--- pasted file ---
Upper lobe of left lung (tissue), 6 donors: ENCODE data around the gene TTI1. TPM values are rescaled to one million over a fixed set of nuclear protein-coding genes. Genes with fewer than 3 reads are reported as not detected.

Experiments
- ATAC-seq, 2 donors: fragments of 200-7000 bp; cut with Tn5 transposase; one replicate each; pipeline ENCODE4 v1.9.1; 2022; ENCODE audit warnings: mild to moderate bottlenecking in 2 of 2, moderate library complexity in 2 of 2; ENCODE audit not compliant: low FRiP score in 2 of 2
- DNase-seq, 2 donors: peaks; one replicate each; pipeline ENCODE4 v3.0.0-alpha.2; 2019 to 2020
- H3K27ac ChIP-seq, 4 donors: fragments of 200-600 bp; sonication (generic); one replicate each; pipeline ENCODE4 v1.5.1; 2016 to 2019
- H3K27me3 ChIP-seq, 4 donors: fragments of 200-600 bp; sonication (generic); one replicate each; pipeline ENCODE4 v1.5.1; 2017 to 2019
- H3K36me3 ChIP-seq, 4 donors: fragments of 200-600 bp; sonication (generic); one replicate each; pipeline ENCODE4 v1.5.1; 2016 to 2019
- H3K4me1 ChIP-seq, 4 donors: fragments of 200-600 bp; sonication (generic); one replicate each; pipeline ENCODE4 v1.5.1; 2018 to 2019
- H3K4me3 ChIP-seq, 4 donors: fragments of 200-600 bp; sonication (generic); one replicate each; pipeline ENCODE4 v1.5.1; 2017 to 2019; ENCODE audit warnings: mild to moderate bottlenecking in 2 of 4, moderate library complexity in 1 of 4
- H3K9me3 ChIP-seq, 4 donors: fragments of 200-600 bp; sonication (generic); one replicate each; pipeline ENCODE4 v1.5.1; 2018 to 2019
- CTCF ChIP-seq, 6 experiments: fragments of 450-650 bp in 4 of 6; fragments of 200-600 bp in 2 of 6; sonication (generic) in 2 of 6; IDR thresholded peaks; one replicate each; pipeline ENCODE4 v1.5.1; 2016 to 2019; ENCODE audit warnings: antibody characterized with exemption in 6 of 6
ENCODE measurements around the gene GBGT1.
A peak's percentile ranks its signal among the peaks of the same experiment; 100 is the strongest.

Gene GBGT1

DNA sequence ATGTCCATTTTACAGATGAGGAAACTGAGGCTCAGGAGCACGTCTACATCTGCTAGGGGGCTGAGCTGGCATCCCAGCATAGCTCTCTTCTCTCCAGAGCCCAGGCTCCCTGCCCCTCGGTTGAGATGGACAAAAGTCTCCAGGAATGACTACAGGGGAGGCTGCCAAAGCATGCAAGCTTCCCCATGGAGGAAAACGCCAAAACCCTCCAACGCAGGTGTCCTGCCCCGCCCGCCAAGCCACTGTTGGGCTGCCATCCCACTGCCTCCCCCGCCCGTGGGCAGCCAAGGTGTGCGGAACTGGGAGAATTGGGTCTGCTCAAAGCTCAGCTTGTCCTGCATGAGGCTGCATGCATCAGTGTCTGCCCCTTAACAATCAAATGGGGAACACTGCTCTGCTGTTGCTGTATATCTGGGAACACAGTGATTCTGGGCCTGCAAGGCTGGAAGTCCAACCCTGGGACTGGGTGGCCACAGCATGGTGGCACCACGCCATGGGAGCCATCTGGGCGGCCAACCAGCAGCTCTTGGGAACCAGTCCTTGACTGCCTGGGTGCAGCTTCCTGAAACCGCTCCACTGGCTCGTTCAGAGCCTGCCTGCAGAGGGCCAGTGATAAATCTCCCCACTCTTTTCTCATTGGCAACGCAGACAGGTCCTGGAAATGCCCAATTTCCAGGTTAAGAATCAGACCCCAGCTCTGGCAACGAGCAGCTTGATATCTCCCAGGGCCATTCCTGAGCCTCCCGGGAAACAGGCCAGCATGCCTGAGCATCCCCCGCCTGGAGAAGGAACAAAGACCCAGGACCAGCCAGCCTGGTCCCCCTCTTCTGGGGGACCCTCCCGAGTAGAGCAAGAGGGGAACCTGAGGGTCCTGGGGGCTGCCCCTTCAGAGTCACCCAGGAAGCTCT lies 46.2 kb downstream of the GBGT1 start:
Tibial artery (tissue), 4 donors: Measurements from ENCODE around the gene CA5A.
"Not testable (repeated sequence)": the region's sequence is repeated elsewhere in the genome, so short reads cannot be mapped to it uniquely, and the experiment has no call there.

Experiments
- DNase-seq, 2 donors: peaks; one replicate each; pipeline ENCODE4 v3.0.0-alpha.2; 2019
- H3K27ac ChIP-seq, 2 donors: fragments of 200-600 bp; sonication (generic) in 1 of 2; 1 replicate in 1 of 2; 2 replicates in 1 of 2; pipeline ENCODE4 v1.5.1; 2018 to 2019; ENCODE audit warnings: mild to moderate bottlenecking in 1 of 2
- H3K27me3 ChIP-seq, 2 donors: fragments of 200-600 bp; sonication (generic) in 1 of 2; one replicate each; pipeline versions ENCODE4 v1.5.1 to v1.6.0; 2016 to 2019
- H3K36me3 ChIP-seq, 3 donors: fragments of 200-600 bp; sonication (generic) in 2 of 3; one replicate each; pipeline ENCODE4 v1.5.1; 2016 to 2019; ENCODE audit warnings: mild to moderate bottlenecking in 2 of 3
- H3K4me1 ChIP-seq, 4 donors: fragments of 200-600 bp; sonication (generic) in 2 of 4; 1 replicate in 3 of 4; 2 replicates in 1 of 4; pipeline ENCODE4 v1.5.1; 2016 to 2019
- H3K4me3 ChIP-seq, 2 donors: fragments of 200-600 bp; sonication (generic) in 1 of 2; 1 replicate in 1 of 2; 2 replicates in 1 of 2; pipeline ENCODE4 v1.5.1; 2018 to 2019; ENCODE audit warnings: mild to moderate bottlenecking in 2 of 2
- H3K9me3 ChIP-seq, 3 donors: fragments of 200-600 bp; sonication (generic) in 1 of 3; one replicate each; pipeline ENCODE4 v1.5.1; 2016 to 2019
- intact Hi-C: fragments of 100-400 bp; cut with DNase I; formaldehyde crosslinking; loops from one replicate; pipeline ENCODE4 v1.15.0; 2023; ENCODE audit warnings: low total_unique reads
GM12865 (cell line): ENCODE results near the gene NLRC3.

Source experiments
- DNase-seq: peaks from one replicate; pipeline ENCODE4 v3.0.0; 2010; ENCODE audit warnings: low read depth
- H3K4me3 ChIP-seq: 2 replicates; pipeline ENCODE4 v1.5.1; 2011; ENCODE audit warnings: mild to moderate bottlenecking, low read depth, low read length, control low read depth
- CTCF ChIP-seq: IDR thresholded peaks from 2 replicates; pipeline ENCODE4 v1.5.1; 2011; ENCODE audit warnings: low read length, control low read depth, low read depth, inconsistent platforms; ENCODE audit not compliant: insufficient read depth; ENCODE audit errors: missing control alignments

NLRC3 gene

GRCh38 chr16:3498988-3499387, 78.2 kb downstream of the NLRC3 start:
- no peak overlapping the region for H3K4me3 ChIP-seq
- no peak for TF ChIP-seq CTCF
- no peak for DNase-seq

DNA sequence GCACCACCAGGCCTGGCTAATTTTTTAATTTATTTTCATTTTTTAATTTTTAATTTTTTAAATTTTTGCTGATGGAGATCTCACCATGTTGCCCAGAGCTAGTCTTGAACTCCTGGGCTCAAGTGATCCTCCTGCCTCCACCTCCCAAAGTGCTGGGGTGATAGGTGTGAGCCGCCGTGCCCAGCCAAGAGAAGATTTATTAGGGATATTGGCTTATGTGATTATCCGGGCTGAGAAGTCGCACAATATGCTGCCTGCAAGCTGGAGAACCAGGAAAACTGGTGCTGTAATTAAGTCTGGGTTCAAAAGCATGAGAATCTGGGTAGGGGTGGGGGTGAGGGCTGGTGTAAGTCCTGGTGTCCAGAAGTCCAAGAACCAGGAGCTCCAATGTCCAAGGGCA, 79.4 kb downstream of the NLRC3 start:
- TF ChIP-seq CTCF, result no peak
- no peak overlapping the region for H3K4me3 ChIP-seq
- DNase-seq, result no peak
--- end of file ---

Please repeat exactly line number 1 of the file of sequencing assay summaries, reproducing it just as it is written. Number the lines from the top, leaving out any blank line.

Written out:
Upper lobe of left lung (tissue), 6 donors: ENCODE data around the gene TTI1. TPM values are rescaled to one million over a fixed set of nuclear protein-coding genes. Genes with fewer than 3 reads are reported as not detected.